Economic Interactions

Once you know what the celebration modes are in the different cultures of the game world, you can start to examine the economic interactions that result, as the merchants of one culture seek to profit from the ‘pagan rituals’ of another. A time of plentiful fruit in one nation might mean that this occasion is marked by a scarcity of fruit in it’s neighbours. Just as the commercialization of Christmas has affected the real festive season, so these interactions would modify the local practices regarding the celebration.

The End Result

A lot of the advice we’ve offered when it comes to crafting in-game holidays over the years is stream-of-consciousness stuff, where ideas are piled apon one another and the dross extracted until you’re left with something that’s more or less satisfactory. That sort of exercise in imagination still has its place, but a little further work will integrate the holiday with your game and its cultures in ways you can barely imagine.

A Framework

The other thing that arises from this process is a framework for all the other holidays that you care to give a culture. Simply by identifying the elements that are NOT part of the unique festive season you craft for your game, you identify the elements that will make up these other holidays. If, for example, you have a fear-based holiday like Halloween which incorporates the singing of unique songs from Christmas, you can use that as a launchpad for further depths of campaign mythology: a legend that horrors walk the earth once a year spreading fear and violence but will avoid people of uplifted spirits.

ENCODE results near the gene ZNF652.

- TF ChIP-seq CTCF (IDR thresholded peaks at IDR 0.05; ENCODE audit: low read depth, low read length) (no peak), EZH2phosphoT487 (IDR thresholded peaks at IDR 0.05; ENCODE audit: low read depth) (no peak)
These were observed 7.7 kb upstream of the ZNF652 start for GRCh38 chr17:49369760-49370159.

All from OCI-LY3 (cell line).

This changes the entire orientation of the resulting holidays into something that is both unique and tightly integrated with your campaign.

Of course, some elements may repeat in two or more holidays – special meals are a common occurrence in everything from Lent to Easter, candy and small gifts are given to children at Easter and Halloween, and so on. The goal is not to make each holiday completely removed in nature from all others, but to make each unique and appropriate to your game. All you really need is a starting point, and the Festive Season contains so many elements that it is the perfect place to start!

Merry Christmas to all from everyone at Campaign Mastery!